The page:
Kuon – PS2

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Hey! Eyes up here, mister!

Any connoisseur of horror might get the impression that the Japanese have as much variety a a nun’s sex life. It seems like everything coming out of Japan involves young girls, hair flipped forward, emaciated and wet like a St. Bernard that just jumped into the bathtub. This is the genre that gives us the Ring, the Grudge, and Silent Hill. Does nothing scare these people save for thought’s of Cousin It’s prepubescent daughter? As it turns out, yes. There’s a sub-genre of Japanese horror called Kwaidan, which as best I can describe is two parts fairy tale, two parts urban legend, and one part Weird Al Yankovic album. Roughly translating to “strange story,” kwaidan deals with the tough subjects that the faint of heart don’t have the guts to tackle, like flying heads that detach from their bodies, monsters who have re-purposed their anuses as eye sockets, and in the case of Kuon, evil incarnations of mulberry trees who use silkworms to practice human sacrifices.

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Forget Cousin It’s daughter. I’ve always had a huge crush on Cthulu’s little sister.

Kuon’s main storyline follows two characters. First, Utsuki is the disappointment child of Doman, a priest so cheerful and approachable that he looks on altar boy rape as being too kind-hearted. Doman gives Utsuki one job: take care of her sister Kureha, who hasn’t been feeling well on account of having died and begun to decompose. But Kureha runs off and, as luck would have it, darts straight into a haunted house like a bomb-sniffing dog navigating a field of land mines to get to a plate of snausages. Meanwhile, Doman sends the second character, Sukuya, into the manor with a team of paranormal investigators, most of whom meet the end we all hope for any time we see a team of paranormal investigators. Sukuya, however, keeps her wits about her and begins to piece together that Doman has taken a page from Albert Wesker’s playbook and sent them in as an unwitting buffet. Both Utsuki and Sukuya periodically run into the Japanese Shining Twins, inexplicably following the commands of these creepy little girls whose hands say, “Go investigate that room,” but whose eyes say, “We’re going to strip the flesh from your bones like a piranha with a tape worm.”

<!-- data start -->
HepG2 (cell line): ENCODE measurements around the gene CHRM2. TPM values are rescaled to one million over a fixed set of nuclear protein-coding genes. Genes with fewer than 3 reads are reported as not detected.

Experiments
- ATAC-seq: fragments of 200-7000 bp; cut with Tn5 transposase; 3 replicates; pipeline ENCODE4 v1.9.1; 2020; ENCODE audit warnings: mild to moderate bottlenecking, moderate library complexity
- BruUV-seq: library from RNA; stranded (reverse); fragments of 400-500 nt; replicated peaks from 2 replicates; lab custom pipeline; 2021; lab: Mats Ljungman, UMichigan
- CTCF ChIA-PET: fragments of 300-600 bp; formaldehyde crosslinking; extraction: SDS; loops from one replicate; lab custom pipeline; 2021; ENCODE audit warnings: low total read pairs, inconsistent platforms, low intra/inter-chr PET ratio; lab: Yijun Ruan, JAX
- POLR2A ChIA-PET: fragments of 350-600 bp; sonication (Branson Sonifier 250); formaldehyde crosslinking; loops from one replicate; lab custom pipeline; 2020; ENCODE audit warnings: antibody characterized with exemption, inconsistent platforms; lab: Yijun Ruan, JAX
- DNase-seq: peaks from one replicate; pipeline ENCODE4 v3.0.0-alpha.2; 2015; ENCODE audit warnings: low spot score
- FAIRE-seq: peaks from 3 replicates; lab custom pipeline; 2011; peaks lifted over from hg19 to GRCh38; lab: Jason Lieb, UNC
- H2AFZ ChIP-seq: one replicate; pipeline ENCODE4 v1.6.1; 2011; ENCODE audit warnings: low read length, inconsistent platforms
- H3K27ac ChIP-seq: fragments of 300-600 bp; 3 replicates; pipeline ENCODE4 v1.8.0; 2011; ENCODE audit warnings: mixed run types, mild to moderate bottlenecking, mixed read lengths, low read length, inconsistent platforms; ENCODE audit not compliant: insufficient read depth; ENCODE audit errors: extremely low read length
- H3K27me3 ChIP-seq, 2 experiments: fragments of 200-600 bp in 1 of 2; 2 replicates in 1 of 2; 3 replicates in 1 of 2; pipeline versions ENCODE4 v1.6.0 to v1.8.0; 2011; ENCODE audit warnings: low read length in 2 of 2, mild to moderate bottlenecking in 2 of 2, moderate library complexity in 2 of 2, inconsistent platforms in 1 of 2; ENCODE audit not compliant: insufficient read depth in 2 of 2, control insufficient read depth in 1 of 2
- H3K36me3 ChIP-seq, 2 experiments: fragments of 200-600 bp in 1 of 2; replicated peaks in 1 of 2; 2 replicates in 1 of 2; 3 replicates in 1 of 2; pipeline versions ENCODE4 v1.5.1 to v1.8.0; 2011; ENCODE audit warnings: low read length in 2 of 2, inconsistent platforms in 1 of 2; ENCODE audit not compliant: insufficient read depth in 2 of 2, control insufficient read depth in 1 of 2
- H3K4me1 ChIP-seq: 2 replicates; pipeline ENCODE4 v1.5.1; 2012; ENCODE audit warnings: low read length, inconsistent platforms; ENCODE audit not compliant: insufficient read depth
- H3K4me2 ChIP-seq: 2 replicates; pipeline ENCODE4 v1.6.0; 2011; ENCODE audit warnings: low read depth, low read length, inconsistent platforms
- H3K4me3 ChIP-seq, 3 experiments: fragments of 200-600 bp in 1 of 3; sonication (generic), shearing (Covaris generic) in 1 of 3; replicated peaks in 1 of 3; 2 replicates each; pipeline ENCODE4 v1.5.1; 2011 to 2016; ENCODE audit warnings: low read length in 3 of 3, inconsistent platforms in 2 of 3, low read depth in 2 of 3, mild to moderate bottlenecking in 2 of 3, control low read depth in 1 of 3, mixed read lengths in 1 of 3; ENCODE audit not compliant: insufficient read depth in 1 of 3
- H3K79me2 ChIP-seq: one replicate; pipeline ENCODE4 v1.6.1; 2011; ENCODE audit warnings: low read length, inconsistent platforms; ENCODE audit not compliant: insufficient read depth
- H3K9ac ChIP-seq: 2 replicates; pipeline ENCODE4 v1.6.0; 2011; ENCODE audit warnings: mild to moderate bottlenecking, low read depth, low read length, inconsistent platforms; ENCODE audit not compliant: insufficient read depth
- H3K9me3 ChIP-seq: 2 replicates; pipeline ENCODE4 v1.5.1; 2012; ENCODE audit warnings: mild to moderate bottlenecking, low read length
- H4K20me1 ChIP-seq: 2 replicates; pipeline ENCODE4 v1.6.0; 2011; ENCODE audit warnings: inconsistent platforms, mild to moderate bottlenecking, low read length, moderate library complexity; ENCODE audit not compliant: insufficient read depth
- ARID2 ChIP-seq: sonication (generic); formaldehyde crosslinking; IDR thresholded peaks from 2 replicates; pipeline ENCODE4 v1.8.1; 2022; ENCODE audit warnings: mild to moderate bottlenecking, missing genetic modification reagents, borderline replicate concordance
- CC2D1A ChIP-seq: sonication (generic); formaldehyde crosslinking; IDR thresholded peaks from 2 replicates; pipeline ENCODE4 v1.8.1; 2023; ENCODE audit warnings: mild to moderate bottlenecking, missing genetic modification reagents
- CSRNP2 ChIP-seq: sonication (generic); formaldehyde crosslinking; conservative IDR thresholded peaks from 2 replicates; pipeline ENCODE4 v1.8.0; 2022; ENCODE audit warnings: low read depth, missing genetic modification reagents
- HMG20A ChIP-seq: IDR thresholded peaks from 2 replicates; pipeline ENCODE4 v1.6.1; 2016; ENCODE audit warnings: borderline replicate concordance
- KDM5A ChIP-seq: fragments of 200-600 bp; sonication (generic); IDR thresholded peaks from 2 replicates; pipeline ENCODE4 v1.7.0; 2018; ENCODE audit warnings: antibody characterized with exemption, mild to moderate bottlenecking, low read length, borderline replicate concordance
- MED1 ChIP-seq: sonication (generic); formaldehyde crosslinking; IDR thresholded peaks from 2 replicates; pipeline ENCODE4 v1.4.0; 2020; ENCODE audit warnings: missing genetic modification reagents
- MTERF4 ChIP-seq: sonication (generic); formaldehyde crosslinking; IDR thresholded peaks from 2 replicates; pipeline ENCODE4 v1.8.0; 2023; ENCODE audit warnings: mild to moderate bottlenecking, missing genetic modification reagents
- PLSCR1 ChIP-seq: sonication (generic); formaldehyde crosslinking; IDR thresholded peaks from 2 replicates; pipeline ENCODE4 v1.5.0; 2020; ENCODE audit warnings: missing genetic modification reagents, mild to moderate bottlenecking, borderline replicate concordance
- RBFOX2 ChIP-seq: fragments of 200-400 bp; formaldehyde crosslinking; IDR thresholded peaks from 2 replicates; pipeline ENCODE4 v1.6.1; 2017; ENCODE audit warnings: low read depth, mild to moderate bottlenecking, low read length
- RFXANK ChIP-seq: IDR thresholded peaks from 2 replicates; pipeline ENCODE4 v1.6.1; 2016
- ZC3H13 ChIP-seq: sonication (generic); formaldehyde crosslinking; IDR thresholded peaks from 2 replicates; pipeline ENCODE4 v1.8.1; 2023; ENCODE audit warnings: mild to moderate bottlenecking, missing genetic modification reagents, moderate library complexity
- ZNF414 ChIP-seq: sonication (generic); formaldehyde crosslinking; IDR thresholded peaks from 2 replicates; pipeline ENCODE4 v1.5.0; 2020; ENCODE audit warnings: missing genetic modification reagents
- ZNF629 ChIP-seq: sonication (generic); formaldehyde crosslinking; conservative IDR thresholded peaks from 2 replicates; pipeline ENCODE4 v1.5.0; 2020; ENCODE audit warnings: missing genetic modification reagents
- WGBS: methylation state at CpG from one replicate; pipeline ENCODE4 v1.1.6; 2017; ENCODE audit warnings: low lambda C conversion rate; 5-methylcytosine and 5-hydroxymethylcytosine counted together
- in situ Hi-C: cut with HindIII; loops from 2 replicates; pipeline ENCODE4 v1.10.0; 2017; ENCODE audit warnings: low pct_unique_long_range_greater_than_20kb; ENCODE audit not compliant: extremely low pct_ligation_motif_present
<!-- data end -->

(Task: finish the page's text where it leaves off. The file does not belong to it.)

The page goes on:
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Jinkies!

Kuon is neither a long game nor a difficult one. However, since each characters’ phase can be played in either order, they feel the need to run me through the tutorial twice. Sukuya’s tutorial was even delivered by one of the other investigators, a 13-year-old Buddhist monk who sounds like he studied in a remote mountaintop temple just outside of Houston. This boy has all the grace and poise we would expect from Feudal Japanese clergy, right down to his comment, “Can’t you just stick it in any old way?” when it comes to solving a puzzle. I presume. But the repetition doesn’t stop at the tutorial. The first have of both scenarios require the player to open the same locked doors, solve the same puzzles, and fight the same monsters. It’s as if taking priority over unique and thrilling game play, Kuon really wanted you to learn something, so it’s like an episode of Dora the Explorer. But with human sacrifice. (“House…underground…ritual chamber. House…underground…ritual chamber!”)